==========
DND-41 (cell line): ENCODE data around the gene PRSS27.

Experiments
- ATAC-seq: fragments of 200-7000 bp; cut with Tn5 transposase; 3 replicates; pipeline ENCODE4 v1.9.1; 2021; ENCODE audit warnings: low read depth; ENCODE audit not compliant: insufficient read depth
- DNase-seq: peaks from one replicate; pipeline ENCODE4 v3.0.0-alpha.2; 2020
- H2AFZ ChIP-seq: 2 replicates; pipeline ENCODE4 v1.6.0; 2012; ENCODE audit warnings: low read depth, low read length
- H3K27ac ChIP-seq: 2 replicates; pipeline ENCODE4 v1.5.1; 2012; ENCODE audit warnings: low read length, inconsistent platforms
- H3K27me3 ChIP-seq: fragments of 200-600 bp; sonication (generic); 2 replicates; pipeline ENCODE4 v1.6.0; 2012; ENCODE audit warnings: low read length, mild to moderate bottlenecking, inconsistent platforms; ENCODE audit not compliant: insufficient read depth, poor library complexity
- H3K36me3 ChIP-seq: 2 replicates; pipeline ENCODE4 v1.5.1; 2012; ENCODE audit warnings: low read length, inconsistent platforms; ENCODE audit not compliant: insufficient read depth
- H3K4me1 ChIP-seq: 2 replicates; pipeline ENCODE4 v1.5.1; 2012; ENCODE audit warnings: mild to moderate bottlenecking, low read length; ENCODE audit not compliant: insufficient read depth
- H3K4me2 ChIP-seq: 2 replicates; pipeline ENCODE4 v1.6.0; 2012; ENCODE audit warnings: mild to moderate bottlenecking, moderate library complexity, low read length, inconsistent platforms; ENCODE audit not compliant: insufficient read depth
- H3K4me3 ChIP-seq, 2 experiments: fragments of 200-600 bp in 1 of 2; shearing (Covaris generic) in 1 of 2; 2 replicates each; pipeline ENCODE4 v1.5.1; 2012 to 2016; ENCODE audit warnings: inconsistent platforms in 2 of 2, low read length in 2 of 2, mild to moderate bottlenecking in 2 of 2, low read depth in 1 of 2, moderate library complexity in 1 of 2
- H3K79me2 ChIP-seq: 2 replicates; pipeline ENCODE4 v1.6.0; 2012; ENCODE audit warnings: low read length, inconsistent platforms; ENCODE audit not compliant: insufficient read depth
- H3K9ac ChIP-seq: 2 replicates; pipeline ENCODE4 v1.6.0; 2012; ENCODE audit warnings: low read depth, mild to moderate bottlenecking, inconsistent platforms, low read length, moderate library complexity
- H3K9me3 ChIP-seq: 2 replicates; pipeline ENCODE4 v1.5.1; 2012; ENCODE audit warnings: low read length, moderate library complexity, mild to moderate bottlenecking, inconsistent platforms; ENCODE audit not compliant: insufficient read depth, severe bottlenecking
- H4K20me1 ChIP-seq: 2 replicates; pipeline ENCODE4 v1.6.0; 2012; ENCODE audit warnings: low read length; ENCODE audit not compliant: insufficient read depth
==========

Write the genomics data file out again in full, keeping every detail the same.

DND-41 (cell line): ENCODE data around the gene PRSS27.

Experiments
- ATAC-seq: fragments of 200-7000 bp; cut with Tn5 transposase; 3 replicates; pipeline ENCODE4 v1.9.1; 2021; ENCODE audit warnings: low read depth; ENCODE audit not compliant: insufficient read depth
- DNase-seq: peaks from one replicate; pipeline ENCODE4 v3.0.0-alpha.2; 2020
- H2AFZ ChIP-seq: 2 replicates; pipeline ENCODE4 v1.6.0; 2012; ENCODE audit warnings: low read depth, low read length
- H3K27ac ChIP-seq: 2 replicates; pipeline ENCODE4 v1.5.1; 2012; ENCODE audit warnings: low read length, inconsistent platforms
- H3K27me3 ChIP-seq: fragments of 200-600 bp; sonication (generic); 2 replicates; pipeline ENCODE4 v1.6.0; 2012; ENCODE audit warnings: low read length, mild to moderate bottlenecking, inconsistent platforms; ENCODE audit not compliant: insufficient read depth, poor library complexity
- H3K36me3 ChIP-seq: 2 replicates; pipeline ENCODE4 v1.5.1; 2012; ENCODE audit warnings: low read length, inconsistent platforms; ENCODE audit not compliant: insufficient read depth
- H3K4me1 ChIP-seq: 2 replicates; pipeline ENCODE4 v1.5.1; 2012; ENCODE audit warnings: mild to moderate bottlenecking, low read length; ENCODE audit not compliant: insufficient read depth
- H3K4me2 ChIP-seq: 2 replicates; pipeline ENCODE4 v1.6.0; 2012; ENCODE audit warnings: mild to moderate bottlenecking, moderate library complexity, low read length, inconsistent platforms; ENCODE audit not compliant: insufficient read depth
- H3K4me3 ChIP-seq, 2 experiments: fragments of 200-600 bp in 1 of 2; shearing (Covaris generic) in 1 of 2; 2 replicates each; pipeline ENCODE4 v1.5.1; 2012 to 2016; ENCODE audit warnings: inconsistent platforms in 2 of 2, low read length in 2 of 2, mild to moderate bottlenecking in 2 of 2, low read depth in 1 of 2, moderate library complexity in 1 of 2
- H3K79me2 ChIP-seq: 2 replicates; pipeline ENCODE4 v1.6.0; 2012; ENCODE audit warnings: low read length, inconsistent platforms; ENCODE audit not compliant: insufficient read depth
- H3K9ac ChIP-seq: 2 replicates; pipeline ENCODE4 v1.6.0; 2012; ENCODE audit warnings: low read depth, mild to moderate bottlenecking, inconsistent platforms, low read length, moderate library complexity
- H3K9me3 ChIP-seq: 2 replicates; pipeline ENCODE4 v1.5.1; 2012; ENCODE audit warnings: low read length, moderate library complexity, mild to moderate bottlenecking, inconsistent platforms; ENCODE audit not compliant: insufficient read depth, severe bottlenecking
- H4K20me1 ChIP-seq: 2 replicates; pipeline ENCODE4 v1.6.0; 2012; ENCODE audit warnings: low read length; ENCODE audit not compliant: insufficient read depth